Showing posts with label Hansel and Gretel. Show all posts
Showing posts with label Hansel and Gretel. Show all posts

Dec 20, 2013

Gingerbread House

The Gingerbread house was first noted in the Grimm’s Fairy Tale, Hansel and Gretel, and followed in a German opera by the same title. After the show was first produced only days before Christmas, it became a holiday tradition in German Opera houses to build miniature replicas of the gingerbread house from the story. The tradition then spread to bakeries and, eventually, to homes.

Sep 7, 2012

Hansel and Gretel

In the widely known version of Hansel and Gretel, we read of two little children who become lost in the forest, eventually finding their way to a gingerbread house which belongs to a wicked witch. The children end up enslaved for a time as the witch prepares them for eating. They figure their way out and throw the witch in a fire and escape.

In an earlier French version of this tale (called The Lost Children), instead of a witch we have a devil. Now the wicked old devil is tricked by the children (in much the same way as Hansel and Gretel) but he works it out and puts together a sawhorse to put one of the children on to bleed (that isn’t an error – he really does). The children pretend not to know how to get on the sawhorse so the devil’s wife demonstrates. While she is lying down the kids slash her throat and escape.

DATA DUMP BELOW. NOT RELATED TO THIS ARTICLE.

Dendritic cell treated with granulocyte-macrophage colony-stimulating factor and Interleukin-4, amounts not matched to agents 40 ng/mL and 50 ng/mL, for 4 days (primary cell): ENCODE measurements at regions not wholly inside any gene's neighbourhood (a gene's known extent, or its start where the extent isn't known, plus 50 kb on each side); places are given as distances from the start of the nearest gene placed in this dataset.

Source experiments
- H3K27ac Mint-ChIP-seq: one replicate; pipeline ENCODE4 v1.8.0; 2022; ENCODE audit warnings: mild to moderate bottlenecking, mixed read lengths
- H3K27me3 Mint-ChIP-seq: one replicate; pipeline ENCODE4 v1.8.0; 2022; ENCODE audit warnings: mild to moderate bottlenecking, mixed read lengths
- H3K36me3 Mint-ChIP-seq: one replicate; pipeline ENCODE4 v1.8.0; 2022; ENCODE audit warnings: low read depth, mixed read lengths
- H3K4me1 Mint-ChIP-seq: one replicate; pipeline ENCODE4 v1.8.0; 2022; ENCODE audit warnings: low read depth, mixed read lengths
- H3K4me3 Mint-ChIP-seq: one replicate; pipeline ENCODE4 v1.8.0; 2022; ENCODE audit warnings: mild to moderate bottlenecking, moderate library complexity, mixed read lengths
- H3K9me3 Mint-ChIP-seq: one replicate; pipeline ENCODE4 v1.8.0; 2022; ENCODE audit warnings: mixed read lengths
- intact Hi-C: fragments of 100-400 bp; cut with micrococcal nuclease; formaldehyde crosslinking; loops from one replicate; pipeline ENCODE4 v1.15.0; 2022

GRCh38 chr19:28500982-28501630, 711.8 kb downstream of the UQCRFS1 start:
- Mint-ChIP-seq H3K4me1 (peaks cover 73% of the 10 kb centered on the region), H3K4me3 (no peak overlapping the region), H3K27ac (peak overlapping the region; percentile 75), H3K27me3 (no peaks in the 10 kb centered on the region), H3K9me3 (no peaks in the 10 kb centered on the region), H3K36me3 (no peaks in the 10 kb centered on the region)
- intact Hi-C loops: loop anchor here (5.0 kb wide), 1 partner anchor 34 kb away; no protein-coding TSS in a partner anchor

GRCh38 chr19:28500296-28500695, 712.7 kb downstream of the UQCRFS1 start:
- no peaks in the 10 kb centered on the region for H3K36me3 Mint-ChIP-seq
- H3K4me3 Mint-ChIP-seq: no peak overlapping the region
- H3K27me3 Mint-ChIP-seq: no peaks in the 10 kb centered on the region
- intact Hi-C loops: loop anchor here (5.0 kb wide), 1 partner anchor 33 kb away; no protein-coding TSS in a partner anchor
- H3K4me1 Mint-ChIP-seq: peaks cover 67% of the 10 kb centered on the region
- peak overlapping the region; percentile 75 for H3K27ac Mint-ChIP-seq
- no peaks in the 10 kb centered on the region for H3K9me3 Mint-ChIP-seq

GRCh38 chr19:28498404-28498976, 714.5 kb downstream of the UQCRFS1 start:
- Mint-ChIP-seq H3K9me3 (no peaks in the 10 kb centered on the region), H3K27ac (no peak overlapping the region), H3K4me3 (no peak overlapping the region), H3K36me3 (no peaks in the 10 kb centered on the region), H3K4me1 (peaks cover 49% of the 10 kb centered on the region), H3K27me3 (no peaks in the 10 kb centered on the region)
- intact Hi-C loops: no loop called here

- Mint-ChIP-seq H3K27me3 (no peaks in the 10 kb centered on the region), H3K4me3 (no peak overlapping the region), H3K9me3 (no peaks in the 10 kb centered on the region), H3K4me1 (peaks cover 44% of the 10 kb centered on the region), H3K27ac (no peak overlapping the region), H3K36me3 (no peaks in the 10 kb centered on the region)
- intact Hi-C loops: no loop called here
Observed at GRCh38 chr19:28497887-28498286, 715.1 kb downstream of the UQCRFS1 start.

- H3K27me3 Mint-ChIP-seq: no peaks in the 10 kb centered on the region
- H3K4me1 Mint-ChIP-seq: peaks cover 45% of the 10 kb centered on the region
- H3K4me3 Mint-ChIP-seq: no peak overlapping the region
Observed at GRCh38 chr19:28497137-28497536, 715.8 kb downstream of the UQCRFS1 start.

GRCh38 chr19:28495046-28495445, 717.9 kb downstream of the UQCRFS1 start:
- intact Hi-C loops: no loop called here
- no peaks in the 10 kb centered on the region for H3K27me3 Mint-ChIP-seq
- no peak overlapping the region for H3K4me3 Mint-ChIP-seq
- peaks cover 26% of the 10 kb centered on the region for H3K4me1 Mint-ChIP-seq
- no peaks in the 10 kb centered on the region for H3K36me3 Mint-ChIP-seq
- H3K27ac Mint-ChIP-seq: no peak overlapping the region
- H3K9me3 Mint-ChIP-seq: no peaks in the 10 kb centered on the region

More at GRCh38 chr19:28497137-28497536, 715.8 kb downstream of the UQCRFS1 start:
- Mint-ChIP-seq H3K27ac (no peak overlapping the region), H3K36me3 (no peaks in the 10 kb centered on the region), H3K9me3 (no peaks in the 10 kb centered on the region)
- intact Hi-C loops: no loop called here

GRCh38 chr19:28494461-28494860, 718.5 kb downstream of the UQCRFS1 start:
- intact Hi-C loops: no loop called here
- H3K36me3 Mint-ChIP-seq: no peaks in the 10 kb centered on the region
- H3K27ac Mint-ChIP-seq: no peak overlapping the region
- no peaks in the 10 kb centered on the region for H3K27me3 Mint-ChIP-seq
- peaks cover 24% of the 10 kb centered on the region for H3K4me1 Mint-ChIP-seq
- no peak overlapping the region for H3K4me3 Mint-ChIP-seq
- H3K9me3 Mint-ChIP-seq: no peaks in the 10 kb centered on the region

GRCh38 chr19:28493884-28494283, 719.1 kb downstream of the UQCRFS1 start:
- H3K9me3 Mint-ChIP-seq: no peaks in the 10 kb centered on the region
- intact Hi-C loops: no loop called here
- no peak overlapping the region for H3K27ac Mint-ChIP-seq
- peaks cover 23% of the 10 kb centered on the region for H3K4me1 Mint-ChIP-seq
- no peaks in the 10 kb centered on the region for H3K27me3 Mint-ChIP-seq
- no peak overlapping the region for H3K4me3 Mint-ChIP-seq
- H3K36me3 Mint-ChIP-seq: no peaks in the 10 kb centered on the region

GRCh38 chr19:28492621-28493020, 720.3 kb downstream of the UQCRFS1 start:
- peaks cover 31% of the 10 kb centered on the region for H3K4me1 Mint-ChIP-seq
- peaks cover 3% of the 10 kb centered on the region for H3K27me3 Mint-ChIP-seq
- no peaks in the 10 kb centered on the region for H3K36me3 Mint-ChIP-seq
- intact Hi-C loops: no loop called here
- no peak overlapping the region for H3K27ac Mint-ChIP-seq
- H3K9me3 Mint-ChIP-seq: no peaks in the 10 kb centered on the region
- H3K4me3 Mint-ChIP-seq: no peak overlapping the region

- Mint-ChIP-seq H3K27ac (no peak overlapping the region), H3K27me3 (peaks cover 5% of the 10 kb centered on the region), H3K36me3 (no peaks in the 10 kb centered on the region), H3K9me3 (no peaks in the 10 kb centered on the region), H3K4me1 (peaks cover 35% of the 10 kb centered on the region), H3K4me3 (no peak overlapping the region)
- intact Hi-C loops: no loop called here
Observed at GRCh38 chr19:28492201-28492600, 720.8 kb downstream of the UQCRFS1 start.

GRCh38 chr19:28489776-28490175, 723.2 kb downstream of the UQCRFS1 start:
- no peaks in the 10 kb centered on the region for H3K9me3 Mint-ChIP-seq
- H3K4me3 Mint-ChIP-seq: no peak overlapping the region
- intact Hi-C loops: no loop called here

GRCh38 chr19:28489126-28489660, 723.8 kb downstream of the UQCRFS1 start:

Sliced Bread Fact

Hansel and Gretel remind me of breadcrumbs and here is a crumb about sliced bread. Claude R. Wickard, the head of the War Foods Administration as well as the Secretary of Agriculture, got the idea to ban pre-sliced bread in America, which he did on January 18, 1943.

He said it was about conservation of resources, such as to conserve wax paper and secondary goals of conserving wheat and steel.

However, there was no shortage of wax paper at the time the ban was put in place. He also thought that by banning pre-sliced bread, the amount of bread consumed would go down and reduce the demand for flour and wheat, and thus, decrease prices of those products while increasing stockpiles of wheat. However, at the time of the ban, the US had already stockpiled over 1 billion bushels of wheat, which would be enough to meet the United States’ needs for about two years, even if no new wheat was harvested.

After a severe consumer backlash, the ban was rescinded three months later on March 8, 1943. Upon rescinding the ban, Wickard stated, “Our experience with the order, however, leads us to believe that the savings are not as much as we expected…”